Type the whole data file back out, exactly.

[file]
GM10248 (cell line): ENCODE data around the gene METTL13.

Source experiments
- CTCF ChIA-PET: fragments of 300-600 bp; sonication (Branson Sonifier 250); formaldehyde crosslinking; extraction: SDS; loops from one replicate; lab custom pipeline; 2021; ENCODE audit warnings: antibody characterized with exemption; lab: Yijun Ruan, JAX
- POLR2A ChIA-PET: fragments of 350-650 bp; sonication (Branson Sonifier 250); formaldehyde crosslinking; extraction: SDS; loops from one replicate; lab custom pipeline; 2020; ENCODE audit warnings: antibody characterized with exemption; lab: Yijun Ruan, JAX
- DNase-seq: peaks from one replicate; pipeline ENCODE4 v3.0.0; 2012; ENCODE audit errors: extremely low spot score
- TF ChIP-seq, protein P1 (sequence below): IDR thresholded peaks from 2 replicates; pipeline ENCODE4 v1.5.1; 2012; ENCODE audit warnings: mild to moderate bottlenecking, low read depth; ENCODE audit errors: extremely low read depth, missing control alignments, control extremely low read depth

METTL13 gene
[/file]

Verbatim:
GM10248 (cell line): ENCODE data around the gene METTL13.

Source experiments
- CTCF ChIA-PET: fragments of 300-600 bp; sonication (Branson Sonifier 250); formaldehyde crosslinking; extraction: SDS; loops from one replicate; lab custom pipeline; 2021; ENCODE audit warnings: antibody characterized with exemption; lab: Yijun Ruan, JAX
- POLR2A ChIA-PET: fragments of 350-650 bp; sonication (Branson Sonifier 250); formaldehyde crosslinking; extraction: SDS; loops from one replicate; lab custom pipeline; 2020; ENCODE audit warnings: antibody characterized with exemption; lab: Yijun Ruan, JAX
- DNase-seq: peaks from one replicate; pipeline ENCODE4 v3.0.0; 2012; ENCODE audit errors: extremely low spot score
- TF ChIP-seq, protein P1 (sequence below): IDR thresholded peaks from 2 replicates; pipeline ENCODE4 v1.5.1; 2012; ENCODE audit warnings: mild to moderate bottlenecking, low read depth; ENCODE audit errors: extremely low read depth, missing control alignments, control extremely low read depth

METTL13 gene